Priority 1: Our understanding of the Roman forts in Perth and Kinross is limited to the areas enclosed by the defensive fortifications and, in the case of the temporary camps and smaller sites, of the ditch and rampart defences themselves. Excavations from across the Roman Empire have demonstrated that extramural structures can be expected even at small tower sites. Whether re-examining known sites or investigating new discoveries, future research should follow national recommendations and extend their study across a 1km buffer zone from the outermost defences of the sites in question (ScARF Roman section, 44).
Priority 2: As evidenced from excavations beyond the region, such as at Kintore, Aberdeenshire (Cook and Dunbar 2008) and Ayr Academy, Ayr (Arabaolaza 2019), Roman camps offer great potential for helping with dating and characterising the activities of Roman troops on the march. Similar archaeological excavation in this region supported with a robust post-excavation research design should be undertaken as a matter of priority to assist with the characterisation and dating of the region’s camps.
Priority 3: To a large extent new site discoveries have been driven by aerial surveys conducted along the route of the region’s main Roman road. The tower at Woodhead demonstrates the potential for further survivals beyond this line, especially in the area between Bertha and Inchtuthil but there is also potential in Strathallan, south of Ardoch. Concerted efforts to identify sites in these areas could contribute significantly to our understanding of the Roman presence in the region. In particular, such work would assist with the outstanding question of why Inchtuthil appears to be disconnected from other sites to the east of the River Tay such as Cargill and whether it linked to the lowland forts like Bertha west of the river.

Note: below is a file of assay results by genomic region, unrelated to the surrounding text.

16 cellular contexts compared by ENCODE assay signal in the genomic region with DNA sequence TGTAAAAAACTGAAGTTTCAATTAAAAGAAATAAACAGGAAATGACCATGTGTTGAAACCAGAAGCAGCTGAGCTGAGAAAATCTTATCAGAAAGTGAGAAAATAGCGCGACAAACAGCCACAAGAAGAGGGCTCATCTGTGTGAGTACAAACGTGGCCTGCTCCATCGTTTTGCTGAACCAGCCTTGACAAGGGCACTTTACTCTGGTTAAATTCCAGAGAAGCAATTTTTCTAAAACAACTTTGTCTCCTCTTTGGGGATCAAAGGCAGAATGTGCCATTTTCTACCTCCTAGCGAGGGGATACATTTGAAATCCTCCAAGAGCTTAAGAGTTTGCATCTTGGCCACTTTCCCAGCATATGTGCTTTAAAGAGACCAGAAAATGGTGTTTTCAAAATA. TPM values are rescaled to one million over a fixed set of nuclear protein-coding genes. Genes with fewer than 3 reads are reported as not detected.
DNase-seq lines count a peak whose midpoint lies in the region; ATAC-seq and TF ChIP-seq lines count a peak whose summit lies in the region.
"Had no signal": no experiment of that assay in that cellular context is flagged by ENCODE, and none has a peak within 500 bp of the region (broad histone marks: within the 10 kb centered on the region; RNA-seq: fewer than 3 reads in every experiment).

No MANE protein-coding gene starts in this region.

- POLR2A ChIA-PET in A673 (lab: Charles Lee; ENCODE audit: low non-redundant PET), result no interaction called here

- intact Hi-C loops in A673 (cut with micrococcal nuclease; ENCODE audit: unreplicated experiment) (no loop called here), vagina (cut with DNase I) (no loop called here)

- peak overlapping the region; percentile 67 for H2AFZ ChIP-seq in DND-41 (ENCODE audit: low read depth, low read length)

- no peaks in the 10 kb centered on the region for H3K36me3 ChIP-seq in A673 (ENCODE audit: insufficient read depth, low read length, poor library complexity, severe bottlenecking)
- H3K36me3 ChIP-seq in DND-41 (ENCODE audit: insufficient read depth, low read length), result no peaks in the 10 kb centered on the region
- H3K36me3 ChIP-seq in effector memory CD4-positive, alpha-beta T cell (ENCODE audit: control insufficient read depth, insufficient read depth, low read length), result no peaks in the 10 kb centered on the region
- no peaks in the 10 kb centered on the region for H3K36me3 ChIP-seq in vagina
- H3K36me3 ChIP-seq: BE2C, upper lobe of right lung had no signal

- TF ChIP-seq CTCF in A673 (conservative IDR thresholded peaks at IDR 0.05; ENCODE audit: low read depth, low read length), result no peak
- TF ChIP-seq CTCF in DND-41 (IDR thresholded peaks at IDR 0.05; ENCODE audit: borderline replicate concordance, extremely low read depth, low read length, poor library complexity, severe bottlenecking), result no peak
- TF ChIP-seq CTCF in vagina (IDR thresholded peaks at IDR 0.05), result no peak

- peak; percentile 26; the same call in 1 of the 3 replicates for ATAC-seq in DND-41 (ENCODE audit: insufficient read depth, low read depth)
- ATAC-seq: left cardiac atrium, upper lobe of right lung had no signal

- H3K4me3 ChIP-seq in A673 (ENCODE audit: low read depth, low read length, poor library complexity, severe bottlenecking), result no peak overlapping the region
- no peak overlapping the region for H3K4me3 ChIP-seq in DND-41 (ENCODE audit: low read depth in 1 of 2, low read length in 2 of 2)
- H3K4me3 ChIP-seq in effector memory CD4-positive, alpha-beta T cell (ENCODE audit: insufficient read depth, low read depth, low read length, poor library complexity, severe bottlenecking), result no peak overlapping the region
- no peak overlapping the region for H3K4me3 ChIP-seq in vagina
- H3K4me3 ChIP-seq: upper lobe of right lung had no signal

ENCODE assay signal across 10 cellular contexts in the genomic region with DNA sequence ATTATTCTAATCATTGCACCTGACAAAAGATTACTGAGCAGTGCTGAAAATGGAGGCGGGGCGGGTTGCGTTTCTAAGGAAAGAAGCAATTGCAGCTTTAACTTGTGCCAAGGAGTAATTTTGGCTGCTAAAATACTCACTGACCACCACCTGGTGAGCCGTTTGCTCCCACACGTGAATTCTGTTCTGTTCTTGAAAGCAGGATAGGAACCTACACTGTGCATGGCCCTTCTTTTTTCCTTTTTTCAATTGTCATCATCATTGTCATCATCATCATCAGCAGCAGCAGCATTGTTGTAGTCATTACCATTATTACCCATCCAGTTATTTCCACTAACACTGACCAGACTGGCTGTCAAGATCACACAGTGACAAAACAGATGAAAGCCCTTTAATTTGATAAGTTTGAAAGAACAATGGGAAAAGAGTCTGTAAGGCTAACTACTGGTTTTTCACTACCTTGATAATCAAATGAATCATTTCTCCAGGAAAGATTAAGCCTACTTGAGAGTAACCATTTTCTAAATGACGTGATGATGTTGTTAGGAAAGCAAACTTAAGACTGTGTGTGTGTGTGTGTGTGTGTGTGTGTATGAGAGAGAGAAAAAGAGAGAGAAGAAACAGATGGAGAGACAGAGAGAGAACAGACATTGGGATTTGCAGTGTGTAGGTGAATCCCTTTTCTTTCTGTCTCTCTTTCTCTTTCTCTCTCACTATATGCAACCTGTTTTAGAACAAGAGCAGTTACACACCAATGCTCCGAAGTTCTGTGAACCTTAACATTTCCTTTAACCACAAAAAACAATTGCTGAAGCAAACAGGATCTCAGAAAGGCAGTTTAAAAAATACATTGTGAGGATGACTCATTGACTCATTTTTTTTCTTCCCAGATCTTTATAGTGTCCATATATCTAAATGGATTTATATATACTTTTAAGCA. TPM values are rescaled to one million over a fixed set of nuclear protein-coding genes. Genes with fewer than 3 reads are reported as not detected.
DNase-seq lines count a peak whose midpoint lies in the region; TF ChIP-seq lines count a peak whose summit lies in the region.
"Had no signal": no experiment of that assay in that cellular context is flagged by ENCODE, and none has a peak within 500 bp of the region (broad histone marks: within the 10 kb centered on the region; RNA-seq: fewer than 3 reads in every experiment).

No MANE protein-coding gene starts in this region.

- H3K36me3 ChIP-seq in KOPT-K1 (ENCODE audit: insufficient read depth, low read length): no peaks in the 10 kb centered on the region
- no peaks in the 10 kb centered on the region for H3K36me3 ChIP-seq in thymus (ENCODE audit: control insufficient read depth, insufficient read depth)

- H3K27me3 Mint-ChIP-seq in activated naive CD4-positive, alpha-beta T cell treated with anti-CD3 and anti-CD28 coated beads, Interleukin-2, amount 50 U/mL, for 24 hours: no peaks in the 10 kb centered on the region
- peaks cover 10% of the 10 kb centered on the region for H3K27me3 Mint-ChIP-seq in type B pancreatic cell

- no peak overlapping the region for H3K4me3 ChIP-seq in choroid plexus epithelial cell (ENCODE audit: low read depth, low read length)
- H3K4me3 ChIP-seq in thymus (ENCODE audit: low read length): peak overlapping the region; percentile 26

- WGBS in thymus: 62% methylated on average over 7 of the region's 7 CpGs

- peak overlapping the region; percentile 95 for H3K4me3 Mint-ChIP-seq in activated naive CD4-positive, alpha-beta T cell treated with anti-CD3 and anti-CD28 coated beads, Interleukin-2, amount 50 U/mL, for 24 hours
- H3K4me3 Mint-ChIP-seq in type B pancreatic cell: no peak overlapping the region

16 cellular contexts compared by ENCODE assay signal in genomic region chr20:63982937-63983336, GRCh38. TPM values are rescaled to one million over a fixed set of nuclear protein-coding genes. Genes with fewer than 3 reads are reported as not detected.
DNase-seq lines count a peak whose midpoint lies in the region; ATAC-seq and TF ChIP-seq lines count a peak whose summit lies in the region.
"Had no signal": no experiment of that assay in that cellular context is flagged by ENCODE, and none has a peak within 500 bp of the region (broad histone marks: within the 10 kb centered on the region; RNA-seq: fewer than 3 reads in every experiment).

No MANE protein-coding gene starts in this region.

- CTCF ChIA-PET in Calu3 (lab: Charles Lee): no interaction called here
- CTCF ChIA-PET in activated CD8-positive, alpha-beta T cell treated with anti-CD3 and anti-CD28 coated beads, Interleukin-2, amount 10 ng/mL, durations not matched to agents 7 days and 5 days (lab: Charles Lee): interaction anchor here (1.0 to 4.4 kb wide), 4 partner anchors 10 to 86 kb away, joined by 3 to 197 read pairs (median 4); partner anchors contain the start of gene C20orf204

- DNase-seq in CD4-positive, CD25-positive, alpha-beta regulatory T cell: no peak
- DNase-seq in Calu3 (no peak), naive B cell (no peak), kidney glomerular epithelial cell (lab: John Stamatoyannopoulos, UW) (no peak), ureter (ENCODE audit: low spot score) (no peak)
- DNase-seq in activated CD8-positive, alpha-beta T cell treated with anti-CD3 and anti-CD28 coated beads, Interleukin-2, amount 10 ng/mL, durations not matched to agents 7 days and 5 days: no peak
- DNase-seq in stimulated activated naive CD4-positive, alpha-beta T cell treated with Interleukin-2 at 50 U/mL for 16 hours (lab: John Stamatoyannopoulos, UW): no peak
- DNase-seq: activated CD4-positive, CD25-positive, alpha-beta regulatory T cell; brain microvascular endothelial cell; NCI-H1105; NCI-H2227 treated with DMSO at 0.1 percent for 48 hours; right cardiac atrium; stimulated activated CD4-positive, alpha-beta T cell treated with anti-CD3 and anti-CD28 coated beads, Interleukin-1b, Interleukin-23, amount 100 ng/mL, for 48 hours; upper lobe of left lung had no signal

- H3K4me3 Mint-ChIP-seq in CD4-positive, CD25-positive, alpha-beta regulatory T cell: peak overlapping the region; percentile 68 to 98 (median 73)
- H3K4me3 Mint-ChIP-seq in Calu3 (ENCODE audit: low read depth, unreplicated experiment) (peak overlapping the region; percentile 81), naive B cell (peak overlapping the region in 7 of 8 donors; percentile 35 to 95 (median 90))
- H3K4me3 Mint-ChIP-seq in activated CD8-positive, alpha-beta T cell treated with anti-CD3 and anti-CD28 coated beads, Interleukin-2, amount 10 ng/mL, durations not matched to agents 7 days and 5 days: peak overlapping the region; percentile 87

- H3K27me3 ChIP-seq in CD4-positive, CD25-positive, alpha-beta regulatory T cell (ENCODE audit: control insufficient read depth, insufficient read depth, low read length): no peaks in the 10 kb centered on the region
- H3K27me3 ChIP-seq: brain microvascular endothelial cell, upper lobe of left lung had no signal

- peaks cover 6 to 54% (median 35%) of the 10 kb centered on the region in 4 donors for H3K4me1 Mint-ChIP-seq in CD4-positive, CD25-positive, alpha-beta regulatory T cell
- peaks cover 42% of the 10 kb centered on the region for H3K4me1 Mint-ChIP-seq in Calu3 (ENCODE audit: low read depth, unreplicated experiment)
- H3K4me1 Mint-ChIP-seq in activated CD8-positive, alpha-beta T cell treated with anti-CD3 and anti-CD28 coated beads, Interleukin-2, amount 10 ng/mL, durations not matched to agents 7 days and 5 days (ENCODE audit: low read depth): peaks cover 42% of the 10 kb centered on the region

Priority 4: Although excavation has established that a reoccupation of Flavian forts such as Ardoch and Strageath took place in the Antonine Period, possibly as outposts for the Antonine Wall (mirroring the situation on Hadrian’s Wall), there is some doubt as to whether the evidence represents multiple Antonine phases or refurbishments (Hodgson 2009). Further assessment of Antonine dated sites would assist with clarifying the nature of the Antonine presence in the region.
Priority 5: Many of the region’s Roman sites appear to be located close to mineral deposits, good sources of building stone – eg the sandstone quarry on Gourdie hill north of Inchtuthil – or precious metal deposits – eg silver and copper near the Highland line forts. There is also evidence for the use of local materials and local production of artefacts such as the coarse ware pottery found at Inchtuthil (Darling 1985, 323) and quernstones recovered from various Roman forts. Identification of Roman raw material extraction sites and a closer examination of the relationships between such sites and where military installations were located would offer valuable insight into the mechanics of the Roman presence in the region.
Priority 6: Beyond the Ardoch tombstone, there is little knowledge of the identities and ethnicities of the Roman army and any followers – women, children, traders – within the region. A detailed reanalysis of existing artefact and ecofact collections could help to address such questions and to offer further insight into social aspects such as the origins of individuals, lifestyle, health, diet and beliefs.
Priority 7: One aspect for understanding interactions between Rome and the region’s Iron Age populations is the closer examination of how Roman sites integrated into the wider populated landscapes. Sites such as Cargill, where roundhouses and souterrains overlie or are closely associated with the Roman fort, should feature prominently in such studies. Comparisons with nearby sites outwith the region, which have similar features and are located in the same strath such as Carden fort, only 9 miles away in Angus, should also be included.